The government is also focused on better serving students and improving their interactions with OSAP. Starting in fall 2017, students will be able to apply to colleges and universities and OSAP at the same time through an integrated application process. In early 2018, when students receive their offers of admission, they will also receive a net tuition estimate — meaning they will see their out-of-pocket costs after government and institutional assistance is taken into account — to help students budget and plan for their education costs.

In addition to the OSAP changes, the government will continue to focus on initiatives designed to reduce non-financial barriers for groups with lower postsecondary participation, including low-income students, mature students and students with disabilities.

Strengthening the Postsecondary Education System

The government is continuing to focus on student success and quality outcomes in postsecondary education as the core of its transformation agenda for the sector. This will ensure that Ontario’s colleges and universities continue to provide the best learning outcomes for students who strive to seize the opportunities offered by the knowledge-driven economy.

The Province continues to work closely with its postsecondary partners to design new formulas to fund colleges and universities that will ensure continued student success, support differentiation based on institutional strengths and improve sustainability. Following university funding formula consultations in 2015, the government completed consultations on college funding modernization
in summer 2016.

To ensure sustainability and formally recognize Aboriginal institutes, the Province is developing a standalone policy for Aboriginal postsecondary education and training institutes. This approach will strengthen Indigenous learners’ access to and improve success in postsecondary education and training. As part of its collaborative approach in developing this policy, the government will engage with Aboriginal institutes, Indigenous organizations, postsecondary-education sector stakeholders and other partners.

Ontario is moving forward on its plan to increase access to French-language postsecondary education for Ontario students. In September 2016, the government appointed a Chair for a planning board, which will be exploring options for a French-language university in central and southwestern Ontario.

Employment and Skills Training

The renewed Ontario Youth Jobs Strategy, announced in the 2015 Budget, committed to helping up to 150,000 youth with employment and skills development opportunities. As part of this strategy, Ontario is providing more comprehensive and targeted employment programs and services. In April, Ontario launched:

  • Youth Job Link to help young people aged 15 to 29 plan their careers, prepare for the labour market and connect to job opportunities; and
  • The summer component of Youth Job Connection to provide summer, part-time and after-school job opportunities to high school students aged 15 to 18 who face challenging life circumstances and may need support in transitioning between school and work.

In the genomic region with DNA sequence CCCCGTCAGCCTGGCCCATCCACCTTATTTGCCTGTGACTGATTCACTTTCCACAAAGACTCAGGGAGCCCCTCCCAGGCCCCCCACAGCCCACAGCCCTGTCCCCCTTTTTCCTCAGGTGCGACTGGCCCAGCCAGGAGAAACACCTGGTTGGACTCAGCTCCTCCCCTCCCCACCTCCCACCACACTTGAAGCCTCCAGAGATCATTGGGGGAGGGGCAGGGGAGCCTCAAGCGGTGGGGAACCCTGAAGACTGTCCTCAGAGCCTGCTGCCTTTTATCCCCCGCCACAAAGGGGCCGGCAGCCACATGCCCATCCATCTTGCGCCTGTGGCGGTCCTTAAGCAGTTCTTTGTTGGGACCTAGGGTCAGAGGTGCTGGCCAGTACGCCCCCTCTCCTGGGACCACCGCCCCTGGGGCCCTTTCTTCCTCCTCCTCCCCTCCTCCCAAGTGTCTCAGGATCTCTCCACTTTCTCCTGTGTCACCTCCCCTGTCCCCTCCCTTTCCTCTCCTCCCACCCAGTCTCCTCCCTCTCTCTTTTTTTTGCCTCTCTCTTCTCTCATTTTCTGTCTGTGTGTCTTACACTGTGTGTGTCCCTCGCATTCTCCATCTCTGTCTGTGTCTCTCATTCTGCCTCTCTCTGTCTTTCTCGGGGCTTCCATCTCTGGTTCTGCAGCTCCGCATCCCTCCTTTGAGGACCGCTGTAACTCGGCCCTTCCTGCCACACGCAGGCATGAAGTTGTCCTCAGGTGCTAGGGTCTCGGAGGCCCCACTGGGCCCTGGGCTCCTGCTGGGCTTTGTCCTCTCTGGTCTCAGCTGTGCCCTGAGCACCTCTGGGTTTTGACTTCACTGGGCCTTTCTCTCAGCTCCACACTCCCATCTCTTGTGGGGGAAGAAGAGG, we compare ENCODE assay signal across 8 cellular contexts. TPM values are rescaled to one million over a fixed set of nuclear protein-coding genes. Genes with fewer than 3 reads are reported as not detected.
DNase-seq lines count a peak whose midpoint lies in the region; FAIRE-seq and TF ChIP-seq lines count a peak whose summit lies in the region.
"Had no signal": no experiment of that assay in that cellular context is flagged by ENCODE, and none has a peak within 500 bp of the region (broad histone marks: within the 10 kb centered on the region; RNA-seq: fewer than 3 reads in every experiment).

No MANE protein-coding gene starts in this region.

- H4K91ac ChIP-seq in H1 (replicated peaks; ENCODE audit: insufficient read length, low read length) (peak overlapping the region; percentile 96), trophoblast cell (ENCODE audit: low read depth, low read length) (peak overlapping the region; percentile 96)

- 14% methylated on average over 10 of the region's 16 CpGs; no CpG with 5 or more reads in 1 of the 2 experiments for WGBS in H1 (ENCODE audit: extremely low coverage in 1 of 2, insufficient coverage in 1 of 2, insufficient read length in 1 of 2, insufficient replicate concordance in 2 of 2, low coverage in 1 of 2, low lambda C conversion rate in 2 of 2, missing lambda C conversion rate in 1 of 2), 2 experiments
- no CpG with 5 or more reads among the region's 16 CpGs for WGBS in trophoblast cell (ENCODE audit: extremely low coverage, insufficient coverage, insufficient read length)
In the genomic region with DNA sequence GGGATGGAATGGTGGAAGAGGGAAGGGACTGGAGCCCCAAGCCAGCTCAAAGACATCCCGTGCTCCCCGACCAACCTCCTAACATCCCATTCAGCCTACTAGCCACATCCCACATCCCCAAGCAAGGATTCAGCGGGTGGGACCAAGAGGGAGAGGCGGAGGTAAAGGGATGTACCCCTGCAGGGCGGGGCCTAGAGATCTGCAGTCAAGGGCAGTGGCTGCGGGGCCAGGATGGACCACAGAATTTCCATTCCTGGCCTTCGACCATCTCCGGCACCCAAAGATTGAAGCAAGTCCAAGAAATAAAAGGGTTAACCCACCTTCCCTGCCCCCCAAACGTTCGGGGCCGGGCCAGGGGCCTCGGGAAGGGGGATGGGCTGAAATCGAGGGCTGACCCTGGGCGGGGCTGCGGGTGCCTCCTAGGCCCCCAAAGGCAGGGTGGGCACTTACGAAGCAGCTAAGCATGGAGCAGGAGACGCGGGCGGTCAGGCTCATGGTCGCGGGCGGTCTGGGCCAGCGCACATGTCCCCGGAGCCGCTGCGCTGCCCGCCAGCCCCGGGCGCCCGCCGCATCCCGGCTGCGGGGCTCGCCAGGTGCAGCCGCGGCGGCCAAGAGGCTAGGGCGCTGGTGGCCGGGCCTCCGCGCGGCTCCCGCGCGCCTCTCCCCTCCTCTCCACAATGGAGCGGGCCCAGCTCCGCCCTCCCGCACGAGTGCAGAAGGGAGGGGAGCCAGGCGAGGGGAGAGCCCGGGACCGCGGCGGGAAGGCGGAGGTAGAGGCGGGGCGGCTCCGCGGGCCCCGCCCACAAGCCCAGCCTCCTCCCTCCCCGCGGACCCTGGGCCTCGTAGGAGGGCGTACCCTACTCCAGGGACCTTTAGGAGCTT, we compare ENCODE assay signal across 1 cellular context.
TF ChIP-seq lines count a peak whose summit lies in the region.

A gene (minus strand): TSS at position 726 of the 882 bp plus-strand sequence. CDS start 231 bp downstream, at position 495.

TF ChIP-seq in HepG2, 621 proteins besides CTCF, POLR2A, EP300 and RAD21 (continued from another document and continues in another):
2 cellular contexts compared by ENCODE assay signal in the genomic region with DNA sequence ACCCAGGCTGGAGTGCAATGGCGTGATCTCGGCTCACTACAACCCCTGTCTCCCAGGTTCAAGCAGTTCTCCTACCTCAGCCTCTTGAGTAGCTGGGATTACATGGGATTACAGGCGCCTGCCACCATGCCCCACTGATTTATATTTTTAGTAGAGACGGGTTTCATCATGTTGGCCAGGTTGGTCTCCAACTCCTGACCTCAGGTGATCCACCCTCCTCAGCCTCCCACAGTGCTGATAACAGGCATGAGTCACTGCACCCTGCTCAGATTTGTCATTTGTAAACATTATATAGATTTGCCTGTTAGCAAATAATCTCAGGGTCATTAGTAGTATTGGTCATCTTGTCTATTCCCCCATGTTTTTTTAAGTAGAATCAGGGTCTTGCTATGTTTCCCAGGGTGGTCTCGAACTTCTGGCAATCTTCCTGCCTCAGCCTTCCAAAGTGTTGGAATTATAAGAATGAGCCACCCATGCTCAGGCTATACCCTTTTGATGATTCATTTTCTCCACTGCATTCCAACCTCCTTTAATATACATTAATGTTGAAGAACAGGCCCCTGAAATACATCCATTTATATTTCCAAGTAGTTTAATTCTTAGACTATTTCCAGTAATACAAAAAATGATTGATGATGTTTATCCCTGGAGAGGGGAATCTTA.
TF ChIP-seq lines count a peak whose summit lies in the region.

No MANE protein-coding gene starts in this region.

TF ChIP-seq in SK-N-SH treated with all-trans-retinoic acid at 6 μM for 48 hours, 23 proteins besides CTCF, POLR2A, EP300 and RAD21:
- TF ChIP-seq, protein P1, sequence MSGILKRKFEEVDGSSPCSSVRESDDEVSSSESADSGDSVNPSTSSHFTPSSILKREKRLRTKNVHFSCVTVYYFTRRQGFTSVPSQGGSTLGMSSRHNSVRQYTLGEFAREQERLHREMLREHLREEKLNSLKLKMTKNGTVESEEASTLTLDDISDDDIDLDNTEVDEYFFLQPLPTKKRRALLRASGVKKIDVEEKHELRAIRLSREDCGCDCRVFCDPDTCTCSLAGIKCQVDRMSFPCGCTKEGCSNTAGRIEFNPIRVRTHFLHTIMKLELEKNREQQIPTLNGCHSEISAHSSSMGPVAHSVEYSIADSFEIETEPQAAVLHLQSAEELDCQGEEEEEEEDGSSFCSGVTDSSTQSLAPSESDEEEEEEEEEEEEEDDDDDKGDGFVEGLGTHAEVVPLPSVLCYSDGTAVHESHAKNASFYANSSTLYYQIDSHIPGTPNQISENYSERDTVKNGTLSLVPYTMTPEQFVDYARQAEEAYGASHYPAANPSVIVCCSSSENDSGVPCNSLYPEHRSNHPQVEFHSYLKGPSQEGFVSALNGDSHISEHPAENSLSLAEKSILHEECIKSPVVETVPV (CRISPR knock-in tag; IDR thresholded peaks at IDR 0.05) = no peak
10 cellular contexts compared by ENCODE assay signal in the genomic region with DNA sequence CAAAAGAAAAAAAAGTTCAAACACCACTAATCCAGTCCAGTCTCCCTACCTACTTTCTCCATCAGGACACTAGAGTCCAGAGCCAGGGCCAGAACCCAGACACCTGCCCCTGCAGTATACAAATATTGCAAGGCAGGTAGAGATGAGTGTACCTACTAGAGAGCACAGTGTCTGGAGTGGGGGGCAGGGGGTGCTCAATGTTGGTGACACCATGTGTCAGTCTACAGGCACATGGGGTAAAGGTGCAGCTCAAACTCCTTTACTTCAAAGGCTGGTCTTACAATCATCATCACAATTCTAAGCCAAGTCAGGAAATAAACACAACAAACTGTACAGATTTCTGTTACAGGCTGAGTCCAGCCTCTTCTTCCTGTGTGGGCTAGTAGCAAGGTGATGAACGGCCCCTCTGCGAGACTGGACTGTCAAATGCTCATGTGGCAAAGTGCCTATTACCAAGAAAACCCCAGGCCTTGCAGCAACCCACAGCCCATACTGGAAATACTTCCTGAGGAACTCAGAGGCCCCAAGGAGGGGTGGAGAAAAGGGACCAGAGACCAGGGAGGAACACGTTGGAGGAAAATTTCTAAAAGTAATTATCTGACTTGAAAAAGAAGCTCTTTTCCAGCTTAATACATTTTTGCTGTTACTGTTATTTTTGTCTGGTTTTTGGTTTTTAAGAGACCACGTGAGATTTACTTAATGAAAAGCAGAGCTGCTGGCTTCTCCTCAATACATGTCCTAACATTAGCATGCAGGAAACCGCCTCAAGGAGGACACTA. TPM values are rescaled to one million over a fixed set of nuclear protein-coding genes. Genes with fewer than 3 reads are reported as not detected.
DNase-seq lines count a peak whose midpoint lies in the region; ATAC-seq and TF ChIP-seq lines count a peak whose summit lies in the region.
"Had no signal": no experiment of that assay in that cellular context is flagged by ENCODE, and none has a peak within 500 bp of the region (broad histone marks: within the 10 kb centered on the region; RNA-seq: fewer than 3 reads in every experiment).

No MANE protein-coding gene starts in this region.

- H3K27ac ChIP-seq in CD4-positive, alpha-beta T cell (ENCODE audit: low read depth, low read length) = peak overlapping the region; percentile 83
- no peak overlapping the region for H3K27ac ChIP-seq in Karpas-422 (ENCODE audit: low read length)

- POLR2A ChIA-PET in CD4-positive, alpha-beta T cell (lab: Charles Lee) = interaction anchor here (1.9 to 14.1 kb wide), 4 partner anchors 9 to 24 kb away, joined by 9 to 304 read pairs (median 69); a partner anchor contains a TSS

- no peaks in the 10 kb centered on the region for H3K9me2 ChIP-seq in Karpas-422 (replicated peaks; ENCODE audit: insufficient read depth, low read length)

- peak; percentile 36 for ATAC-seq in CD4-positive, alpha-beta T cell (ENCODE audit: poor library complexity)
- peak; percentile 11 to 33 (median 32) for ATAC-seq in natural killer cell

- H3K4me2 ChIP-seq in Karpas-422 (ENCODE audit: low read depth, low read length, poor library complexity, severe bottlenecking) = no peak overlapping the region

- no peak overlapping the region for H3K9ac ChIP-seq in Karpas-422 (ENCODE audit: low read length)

As part of the transformation of employment and training services, the government will test and evaluate emerging program models. The Province will launch SkillsAdvance Ontario in fall 2016, a sector-focused pilot to provide employers with access to job-ready, skilled workers and to offer job seekers sector-focused employment and training services.

The government is investing $3.4 million over two years in the Ontario Bridge Training program to help internationally trained new Ontarians find jobs that match their skills and experience through 11 new bridge training projects. The program helps more than 6,000 newcomers every year with training and support to become registered to work in regulated professions and other high-skilled jobs. It also works with employers to develop resources to help them hire, retain and integrate internationally trained immigrants into the workplace.

Skilled trades play a central role in the Ontario economy. The government created the College of Trades to promote the skilled trades and support high-quality apprenticeship and training programs. The government will introduce amendments to the Ontario College of Trades and Apprenticeship Act, 2009, to strengthen the College of Trades, ensure its sustainability, and increase the effectiveness of its regulatory, enforcement and administrative functions, while giving the skilled trades sector a direct role in its future.

Highly Skilled Workforce Strategy

In June 2016, the government received and accepted the final report of the Premier’s Highly Skilled Workforce Expert Panel, which made recommendations to help the province’s workforce adapt to the demands of a knowledge economy. In response, the Province and its partners are implementing an integrated Highly Skilled Workforce Strategy to bridge education, training and skills development with the demands of an evolving economy.

Ontario’s strategy is focused on making progress on several priority areas, including:

  • Improving labour market information for students, job seekers, workers and employers;
  • Expanding experiential learning opportunities across the education system;
  • Increasing students’ exposure to multiple career pathways, including options such as the arts, science, technology and engineering, entrepreneurship and apprenticeship;
  • Developing a seamless, learner-focused Adult Education System;
  • Investing in workers’ skills through employer-driven workplace training; and
  • Developing skills and competencies needed in the workplace, such as problem-solving, teamwork, entrepreneurship and industry-specific skills.

As part of this work, the Province and its partners will develop projects to help people gain the skills they need to find and keep jobs, and ensure Ontario retains the competitive advantage of having a workforce with the skills that employers want and need.

To implement the recommendations of the Premier’s Highly Skilled Workforce Expert Panel, the government will establish a new Planning and Partnership Table in fall 2016, bringing together employers, educators, labour, government experts and others to guide its strategy, initiatives and projects.

Ontario is entering the next phase of the Labour Market Information Strategy, which will support the implementation of the expert panel’s recommendations to improve the development and delivery of career and labour market information. The government plans to establish a Workforce Planning and Development Office to explore ways to collect better data faster and develop easy-to-use online resources for students, families, employers and organizations.

Labour market agreements between Ontario and Canada support an array of skills training and employment programs for Ontarians. The Province continues to work closely with the federal government to ensure that renewed agreements are better able to meet the training needs of Ontarians. For more information, see Chapter IV: Together Towards a Stronger Ontario and a Stronger Canada.